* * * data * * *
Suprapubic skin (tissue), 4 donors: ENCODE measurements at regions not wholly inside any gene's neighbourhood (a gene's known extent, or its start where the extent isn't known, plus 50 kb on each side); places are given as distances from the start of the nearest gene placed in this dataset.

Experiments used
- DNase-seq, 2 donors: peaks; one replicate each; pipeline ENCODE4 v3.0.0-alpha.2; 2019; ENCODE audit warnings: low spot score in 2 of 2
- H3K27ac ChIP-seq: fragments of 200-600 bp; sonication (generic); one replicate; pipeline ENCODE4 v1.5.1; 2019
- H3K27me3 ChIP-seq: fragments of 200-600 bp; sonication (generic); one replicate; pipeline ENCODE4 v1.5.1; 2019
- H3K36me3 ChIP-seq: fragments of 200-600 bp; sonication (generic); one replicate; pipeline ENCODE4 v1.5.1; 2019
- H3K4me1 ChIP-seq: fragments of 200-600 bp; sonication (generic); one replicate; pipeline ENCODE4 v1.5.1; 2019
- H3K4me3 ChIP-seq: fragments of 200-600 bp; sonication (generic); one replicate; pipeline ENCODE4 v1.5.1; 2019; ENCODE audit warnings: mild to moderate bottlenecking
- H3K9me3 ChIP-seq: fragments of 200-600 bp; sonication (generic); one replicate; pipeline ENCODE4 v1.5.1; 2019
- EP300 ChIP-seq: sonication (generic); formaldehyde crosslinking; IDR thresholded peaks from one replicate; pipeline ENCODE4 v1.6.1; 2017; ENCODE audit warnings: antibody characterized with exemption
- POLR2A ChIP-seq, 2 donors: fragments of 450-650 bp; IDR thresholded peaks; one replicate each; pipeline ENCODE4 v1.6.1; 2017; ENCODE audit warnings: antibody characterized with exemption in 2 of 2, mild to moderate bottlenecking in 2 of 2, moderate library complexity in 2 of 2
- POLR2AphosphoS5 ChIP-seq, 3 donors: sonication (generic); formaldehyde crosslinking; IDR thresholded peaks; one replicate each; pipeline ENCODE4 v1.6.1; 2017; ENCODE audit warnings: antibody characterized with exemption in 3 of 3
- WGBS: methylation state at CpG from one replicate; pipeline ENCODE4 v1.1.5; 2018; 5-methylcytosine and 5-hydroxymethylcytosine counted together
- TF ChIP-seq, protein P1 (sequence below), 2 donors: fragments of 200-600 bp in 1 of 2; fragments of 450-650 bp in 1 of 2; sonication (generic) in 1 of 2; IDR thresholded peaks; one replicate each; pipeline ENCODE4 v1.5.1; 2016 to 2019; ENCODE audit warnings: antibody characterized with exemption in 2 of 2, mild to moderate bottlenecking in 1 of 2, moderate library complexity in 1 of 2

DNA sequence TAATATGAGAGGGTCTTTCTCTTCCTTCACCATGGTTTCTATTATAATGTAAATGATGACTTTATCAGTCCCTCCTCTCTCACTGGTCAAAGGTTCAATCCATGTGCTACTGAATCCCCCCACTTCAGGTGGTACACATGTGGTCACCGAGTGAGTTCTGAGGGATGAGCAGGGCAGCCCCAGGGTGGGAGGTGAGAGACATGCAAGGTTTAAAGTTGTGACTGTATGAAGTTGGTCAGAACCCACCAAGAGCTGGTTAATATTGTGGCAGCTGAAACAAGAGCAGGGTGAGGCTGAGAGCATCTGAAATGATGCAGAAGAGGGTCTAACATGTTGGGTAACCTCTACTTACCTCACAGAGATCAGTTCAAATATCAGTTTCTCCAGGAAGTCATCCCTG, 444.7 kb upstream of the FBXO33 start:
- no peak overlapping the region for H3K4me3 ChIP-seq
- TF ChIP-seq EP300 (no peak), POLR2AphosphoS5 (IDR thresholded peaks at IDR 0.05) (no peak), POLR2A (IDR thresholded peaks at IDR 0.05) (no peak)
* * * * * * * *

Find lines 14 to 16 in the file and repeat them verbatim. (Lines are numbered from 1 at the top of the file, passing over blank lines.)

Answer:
- TF ChIP-seq, protein P1 (sequence below), 2 donors: fragments of 200-600 bp in 1 of 2; fragments of 450-650 bp in 1 of 2; sonication (generic) in 1 of 2; IDR thresholded peaks; one replicate each; pipeline ENCODE4 v1.5.1; 2016 to 2019; ENCODE audit warnings: antibody characterized with exemption in 2 of 2, mild to moderate bottlenecking in 1 of 2, moderate library complexity in 1 of 2

DNA sequence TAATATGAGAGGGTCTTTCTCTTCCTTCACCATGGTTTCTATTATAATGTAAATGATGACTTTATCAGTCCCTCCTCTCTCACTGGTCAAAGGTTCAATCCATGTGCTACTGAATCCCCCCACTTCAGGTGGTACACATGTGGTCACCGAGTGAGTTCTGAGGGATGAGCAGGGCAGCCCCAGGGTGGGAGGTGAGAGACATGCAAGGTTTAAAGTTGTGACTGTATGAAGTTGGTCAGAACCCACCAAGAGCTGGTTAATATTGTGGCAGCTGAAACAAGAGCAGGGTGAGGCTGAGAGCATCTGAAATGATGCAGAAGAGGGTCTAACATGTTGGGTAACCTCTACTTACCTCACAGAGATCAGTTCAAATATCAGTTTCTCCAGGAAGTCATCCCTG, 444.7 kb upstream of the FBXO33 start:
- no peak overlapping the region for H3K4me3 ChIP-seq